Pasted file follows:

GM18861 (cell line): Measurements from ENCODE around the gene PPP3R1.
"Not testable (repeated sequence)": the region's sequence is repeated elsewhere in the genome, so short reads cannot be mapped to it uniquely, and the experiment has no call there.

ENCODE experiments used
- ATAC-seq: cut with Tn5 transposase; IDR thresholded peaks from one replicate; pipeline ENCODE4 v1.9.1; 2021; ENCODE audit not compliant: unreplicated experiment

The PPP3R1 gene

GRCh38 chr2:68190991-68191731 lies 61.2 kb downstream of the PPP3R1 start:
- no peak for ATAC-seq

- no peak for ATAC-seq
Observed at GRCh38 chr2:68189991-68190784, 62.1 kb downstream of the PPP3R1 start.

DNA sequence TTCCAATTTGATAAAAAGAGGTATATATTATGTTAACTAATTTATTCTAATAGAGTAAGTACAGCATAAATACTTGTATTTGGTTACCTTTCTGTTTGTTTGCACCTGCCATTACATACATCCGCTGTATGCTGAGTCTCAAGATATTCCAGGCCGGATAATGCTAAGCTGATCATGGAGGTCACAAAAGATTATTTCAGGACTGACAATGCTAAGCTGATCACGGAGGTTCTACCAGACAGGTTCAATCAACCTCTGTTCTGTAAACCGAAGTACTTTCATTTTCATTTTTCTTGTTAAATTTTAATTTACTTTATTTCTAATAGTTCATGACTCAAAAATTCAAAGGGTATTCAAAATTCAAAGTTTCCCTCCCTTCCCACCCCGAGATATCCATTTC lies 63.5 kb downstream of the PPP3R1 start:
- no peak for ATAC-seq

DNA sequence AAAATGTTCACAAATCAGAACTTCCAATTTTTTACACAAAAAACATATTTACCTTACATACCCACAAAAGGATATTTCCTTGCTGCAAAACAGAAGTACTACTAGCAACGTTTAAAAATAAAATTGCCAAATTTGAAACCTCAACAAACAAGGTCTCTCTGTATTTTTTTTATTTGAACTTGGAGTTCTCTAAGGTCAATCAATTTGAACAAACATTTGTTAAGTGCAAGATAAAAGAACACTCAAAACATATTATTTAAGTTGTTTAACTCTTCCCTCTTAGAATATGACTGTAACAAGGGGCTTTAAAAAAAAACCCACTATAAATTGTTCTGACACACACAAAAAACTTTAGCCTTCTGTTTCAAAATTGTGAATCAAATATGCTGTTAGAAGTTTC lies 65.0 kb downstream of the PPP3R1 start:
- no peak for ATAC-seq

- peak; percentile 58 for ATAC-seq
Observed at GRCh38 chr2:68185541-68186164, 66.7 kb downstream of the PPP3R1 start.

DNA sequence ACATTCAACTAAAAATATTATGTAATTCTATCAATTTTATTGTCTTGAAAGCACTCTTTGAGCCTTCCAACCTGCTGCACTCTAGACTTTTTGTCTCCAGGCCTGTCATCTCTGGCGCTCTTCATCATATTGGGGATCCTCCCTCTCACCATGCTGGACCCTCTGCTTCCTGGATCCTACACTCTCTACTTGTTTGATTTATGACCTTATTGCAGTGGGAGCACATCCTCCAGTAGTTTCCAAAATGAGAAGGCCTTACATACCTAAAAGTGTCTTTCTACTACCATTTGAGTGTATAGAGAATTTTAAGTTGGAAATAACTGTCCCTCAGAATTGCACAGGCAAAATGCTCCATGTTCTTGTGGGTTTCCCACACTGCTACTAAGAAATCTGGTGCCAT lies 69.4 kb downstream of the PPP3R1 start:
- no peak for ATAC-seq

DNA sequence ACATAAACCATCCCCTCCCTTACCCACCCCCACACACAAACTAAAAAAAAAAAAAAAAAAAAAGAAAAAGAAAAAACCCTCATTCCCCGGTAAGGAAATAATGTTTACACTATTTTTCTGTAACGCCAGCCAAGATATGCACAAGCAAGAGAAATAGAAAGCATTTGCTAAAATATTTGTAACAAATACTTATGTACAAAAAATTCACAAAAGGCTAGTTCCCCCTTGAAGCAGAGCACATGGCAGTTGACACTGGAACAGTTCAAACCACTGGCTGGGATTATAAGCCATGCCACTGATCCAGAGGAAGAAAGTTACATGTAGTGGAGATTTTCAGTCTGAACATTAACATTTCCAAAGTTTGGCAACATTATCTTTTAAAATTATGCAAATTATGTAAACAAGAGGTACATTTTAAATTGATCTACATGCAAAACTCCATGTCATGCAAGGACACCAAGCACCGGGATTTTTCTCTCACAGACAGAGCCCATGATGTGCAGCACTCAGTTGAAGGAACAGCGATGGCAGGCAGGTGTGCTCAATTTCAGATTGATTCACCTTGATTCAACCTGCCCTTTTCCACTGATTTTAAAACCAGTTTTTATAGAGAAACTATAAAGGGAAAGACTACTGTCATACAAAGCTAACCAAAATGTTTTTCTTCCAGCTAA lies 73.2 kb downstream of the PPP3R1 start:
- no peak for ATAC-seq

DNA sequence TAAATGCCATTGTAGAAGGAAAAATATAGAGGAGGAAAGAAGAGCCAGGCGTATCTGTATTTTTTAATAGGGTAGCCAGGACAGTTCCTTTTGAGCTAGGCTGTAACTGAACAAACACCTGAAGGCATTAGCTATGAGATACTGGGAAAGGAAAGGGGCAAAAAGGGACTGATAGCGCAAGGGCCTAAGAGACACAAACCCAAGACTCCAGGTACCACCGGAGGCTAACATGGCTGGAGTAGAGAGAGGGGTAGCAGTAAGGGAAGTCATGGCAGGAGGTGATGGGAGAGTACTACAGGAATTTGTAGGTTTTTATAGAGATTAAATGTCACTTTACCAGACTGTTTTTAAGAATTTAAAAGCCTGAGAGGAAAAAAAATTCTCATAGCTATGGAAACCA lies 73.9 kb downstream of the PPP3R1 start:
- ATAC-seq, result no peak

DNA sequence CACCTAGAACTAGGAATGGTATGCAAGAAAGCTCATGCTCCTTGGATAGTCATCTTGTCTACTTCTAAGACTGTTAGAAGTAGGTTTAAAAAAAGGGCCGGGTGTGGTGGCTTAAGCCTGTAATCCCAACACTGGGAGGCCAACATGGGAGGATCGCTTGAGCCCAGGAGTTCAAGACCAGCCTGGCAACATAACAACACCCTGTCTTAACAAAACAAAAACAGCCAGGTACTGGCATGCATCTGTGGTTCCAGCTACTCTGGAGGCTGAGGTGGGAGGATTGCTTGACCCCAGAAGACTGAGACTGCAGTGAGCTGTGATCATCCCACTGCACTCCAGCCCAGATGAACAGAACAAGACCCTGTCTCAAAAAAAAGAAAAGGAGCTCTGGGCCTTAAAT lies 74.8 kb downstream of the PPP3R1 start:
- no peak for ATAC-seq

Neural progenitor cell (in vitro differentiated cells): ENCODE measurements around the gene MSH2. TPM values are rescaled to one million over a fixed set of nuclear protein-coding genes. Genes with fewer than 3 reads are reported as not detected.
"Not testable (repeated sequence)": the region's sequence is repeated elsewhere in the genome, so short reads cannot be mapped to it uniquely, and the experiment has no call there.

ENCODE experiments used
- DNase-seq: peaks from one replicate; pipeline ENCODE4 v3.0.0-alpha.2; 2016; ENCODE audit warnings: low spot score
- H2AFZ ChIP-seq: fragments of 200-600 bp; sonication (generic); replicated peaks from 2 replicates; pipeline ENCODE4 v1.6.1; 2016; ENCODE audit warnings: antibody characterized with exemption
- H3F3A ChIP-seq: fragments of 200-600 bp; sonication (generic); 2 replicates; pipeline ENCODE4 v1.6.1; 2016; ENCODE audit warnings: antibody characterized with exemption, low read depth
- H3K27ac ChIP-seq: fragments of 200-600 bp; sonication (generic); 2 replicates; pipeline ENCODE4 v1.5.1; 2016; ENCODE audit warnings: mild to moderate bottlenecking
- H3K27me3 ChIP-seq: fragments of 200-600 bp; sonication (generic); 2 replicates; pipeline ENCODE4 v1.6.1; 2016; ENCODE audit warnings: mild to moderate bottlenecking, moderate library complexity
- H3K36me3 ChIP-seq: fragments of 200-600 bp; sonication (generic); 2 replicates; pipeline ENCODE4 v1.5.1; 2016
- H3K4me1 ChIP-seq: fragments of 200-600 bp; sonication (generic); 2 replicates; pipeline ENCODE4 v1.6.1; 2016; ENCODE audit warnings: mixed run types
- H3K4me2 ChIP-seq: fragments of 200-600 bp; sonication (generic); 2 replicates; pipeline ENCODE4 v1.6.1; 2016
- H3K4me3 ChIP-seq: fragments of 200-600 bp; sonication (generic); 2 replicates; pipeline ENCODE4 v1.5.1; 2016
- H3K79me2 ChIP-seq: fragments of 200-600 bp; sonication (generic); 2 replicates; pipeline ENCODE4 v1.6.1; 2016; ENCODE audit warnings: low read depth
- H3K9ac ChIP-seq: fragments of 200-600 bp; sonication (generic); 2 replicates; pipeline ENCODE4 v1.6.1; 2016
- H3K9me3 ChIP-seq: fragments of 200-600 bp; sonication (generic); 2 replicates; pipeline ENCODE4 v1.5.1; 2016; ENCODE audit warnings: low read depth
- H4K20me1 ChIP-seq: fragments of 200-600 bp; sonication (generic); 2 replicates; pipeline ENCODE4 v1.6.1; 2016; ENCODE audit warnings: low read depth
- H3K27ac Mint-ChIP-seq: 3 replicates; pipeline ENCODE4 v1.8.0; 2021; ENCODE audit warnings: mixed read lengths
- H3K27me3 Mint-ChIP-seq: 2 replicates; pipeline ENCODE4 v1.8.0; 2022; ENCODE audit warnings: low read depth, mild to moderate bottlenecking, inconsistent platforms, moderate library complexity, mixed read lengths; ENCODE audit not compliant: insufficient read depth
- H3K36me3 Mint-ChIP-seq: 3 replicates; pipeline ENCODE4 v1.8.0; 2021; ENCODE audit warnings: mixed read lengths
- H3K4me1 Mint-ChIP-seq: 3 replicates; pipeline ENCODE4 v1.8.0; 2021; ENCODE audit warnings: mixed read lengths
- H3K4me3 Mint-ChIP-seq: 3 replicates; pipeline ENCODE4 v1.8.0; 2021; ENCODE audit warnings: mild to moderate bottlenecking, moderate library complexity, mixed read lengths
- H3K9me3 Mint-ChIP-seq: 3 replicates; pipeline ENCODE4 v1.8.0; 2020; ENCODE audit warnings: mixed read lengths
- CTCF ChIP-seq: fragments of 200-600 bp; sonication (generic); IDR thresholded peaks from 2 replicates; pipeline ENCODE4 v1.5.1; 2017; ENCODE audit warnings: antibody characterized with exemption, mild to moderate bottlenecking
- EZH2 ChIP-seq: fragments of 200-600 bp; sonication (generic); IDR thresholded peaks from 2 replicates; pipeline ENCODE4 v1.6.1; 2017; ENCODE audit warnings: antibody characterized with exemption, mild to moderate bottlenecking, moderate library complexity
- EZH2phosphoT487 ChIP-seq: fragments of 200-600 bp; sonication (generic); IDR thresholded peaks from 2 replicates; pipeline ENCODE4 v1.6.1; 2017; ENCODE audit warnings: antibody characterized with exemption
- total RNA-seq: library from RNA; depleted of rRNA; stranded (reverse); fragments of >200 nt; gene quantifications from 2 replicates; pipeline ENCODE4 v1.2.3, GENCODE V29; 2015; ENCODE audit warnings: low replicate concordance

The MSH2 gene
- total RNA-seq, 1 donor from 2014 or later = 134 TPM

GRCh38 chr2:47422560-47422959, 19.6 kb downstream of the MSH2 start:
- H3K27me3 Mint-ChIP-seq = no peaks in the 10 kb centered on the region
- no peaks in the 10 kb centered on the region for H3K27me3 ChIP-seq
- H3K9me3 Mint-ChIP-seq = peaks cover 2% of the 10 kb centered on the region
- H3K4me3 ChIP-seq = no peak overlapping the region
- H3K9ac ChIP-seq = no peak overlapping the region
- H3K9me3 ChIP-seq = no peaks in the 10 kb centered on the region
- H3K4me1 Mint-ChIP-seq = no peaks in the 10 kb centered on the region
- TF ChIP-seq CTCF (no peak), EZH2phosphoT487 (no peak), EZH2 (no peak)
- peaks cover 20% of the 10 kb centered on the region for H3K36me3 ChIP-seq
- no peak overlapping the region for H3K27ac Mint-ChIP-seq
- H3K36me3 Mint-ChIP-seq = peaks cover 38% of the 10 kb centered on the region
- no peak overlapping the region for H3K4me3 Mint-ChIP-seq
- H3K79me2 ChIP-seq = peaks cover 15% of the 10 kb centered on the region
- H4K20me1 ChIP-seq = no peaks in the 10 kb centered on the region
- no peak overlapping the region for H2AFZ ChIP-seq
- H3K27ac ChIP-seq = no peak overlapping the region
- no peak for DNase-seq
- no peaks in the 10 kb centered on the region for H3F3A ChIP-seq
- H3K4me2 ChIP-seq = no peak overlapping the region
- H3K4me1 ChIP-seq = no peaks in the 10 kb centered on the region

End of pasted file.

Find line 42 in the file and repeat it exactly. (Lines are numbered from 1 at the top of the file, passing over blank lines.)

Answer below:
- H3K36me3 Mint-ChIP-seq: 3 replicates; pipeline ENCODE4 v1.8.0; 2021; ENCODE audit warnings: mixed read lengths